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Ship Master

Command ships to transport passengers, freights, and other cargoes.

What does a Ship Master do?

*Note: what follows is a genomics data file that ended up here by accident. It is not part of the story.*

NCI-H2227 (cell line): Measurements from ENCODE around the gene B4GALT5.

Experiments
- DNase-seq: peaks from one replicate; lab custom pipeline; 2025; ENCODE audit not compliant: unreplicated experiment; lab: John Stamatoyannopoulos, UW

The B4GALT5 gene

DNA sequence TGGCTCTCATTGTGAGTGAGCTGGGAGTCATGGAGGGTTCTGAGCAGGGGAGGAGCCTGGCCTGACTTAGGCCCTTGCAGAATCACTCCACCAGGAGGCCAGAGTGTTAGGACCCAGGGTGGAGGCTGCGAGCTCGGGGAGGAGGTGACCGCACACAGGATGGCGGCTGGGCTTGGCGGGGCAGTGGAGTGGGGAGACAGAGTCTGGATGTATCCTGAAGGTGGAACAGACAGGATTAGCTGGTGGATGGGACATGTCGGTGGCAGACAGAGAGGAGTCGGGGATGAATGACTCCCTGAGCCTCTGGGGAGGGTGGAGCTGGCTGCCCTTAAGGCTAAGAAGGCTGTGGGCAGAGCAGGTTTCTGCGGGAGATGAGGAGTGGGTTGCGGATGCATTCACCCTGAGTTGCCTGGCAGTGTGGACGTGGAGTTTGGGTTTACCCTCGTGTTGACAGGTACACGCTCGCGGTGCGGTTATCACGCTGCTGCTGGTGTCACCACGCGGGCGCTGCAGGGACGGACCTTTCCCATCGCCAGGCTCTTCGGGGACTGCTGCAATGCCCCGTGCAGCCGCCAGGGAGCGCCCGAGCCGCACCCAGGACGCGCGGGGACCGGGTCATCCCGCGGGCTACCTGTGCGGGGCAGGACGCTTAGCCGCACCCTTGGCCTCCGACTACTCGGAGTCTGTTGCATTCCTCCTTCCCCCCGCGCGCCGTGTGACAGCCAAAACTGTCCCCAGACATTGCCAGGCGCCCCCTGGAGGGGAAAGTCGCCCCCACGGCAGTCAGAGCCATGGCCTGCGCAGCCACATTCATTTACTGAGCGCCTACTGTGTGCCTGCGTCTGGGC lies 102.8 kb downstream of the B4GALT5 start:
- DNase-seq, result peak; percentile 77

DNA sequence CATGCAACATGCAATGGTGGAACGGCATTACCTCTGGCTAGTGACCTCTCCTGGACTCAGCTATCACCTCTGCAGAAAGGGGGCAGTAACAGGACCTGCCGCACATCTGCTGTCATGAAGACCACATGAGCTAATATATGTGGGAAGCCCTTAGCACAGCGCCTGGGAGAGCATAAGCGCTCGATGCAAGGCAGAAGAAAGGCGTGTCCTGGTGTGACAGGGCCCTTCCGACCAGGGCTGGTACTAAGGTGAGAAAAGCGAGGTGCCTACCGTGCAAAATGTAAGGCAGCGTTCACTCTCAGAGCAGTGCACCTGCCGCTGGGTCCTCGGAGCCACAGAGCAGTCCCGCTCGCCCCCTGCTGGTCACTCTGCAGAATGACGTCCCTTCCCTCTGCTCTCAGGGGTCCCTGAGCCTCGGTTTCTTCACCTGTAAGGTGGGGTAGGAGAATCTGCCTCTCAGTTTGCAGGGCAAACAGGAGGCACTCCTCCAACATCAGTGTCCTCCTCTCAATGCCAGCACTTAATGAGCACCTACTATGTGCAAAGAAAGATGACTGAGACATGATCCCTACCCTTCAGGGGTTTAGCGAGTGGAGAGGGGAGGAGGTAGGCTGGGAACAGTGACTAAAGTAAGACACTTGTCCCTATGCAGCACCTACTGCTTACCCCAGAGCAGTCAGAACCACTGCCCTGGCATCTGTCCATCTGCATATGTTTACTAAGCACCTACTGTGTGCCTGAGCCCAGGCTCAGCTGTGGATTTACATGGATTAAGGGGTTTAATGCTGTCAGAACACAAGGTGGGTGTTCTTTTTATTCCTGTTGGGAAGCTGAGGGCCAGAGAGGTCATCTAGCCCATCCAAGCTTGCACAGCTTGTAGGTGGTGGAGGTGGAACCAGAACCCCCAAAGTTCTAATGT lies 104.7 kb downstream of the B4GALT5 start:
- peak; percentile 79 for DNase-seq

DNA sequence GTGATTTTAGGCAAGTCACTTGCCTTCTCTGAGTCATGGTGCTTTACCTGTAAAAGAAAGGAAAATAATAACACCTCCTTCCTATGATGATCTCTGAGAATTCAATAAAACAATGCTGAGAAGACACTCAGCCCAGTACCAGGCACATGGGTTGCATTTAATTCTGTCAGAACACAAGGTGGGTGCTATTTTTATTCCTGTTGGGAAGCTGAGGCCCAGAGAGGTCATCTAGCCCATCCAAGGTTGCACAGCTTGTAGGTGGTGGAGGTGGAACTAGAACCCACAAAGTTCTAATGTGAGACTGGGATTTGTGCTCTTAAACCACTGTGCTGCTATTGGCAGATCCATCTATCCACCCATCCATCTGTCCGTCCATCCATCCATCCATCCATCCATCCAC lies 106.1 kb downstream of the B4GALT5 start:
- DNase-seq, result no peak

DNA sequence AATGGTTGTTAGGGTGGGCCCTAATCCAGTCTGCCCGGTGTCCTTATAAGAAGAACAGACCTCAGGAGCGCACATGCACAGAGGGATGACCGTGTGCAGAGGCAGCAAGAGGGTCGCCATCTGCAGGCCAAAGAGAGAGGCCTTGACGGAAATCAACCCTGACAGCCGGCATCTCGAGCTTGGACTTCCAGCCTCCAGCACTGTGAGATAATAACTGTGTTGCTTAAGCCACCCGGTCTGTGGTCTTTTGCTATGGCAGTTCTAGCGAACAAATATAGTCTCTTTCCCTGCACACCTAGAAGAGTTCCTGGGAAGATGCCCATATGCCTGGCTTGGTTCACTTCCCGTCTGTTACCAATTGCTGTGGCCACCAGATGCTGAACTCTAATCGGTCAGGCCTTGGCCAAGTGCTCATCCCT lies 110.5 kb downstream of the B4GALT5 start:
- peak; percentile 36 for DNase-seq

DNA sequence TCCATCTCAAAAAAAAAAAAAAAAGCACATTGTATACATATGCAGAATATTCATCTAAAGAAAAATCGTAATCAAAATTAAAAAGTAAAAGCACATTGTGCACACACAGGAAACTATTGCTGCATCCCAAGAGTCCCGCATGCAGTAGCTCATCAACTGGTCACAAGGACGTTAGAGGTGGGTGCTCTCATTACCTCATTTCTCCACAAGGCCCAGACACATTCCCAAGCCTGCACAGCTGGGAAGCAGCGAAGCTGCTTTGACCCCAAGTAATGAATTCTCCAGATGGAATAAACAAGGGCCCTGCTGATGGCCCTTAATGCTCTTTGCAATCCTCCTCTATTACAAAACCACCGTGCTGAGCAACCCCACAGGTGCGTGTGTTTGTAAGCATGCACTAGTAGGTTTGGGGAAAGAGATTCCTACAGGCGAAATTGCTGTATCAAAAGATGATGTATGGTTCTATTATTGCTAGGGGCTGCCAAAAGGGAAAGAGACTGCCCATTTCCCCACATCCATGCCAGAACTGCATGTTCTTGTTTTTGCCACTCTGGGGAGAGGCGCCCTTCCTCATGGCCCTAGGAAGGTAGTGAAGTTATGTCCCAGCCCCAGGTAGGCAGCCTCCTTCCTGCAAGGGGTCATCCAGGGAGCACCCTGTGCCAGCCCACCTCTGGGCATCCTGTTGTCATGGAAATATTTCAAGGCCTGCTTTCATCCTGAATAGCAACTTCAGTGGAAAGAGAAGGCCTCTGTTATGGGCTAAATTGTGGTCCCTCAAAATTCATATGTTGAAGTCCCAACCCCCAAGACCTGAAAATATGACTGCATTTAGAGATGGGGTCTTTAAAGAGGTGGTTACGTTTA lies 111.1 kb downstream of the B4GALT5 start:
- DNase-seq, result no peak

Commands ship to transport passengers, freight, and other cargo across oceans, bays, lakes, and in coastal waters: Sets course of ship, using navigational aids, such as charts, area plotting sheets, compass, and sextant, and orders crew worker at helm to steer ship. Determines geographical position of ship, using loran or azimuths of celestial bodies. Inspects ship to ensure that crew and passengers observe regulations pertaining to safety and efficient operation of ship. Coordinates activities of crewmembers responsible for signaling devices, such as ship’s whistle, flashing lights, flags, and radio, to signal ships in vicinity. Calculates landfall, using electronic sounding devices and following contour lines on chart. Avoids reefs, outlying shoals, and other hazards to shipping, utilizing aids to navigation, such as lights, lighthouses, and buoys. Relinquishes command of ship to PILOT, SHIP to guide ship through hazardous waters. Signals TUGBOAT CAPTAIN to berth ship. Maintains ship’s log. Must be licensed by U.S. Coast Guard for steam, motor, or sail ship according to waters navigated and tonnage of ship. May be designated according to waters licensed to navigate as Master, Bays, Sounds, And Lakes; Master, Coastal Waters; Master, Great Lakes; Master, Ocean.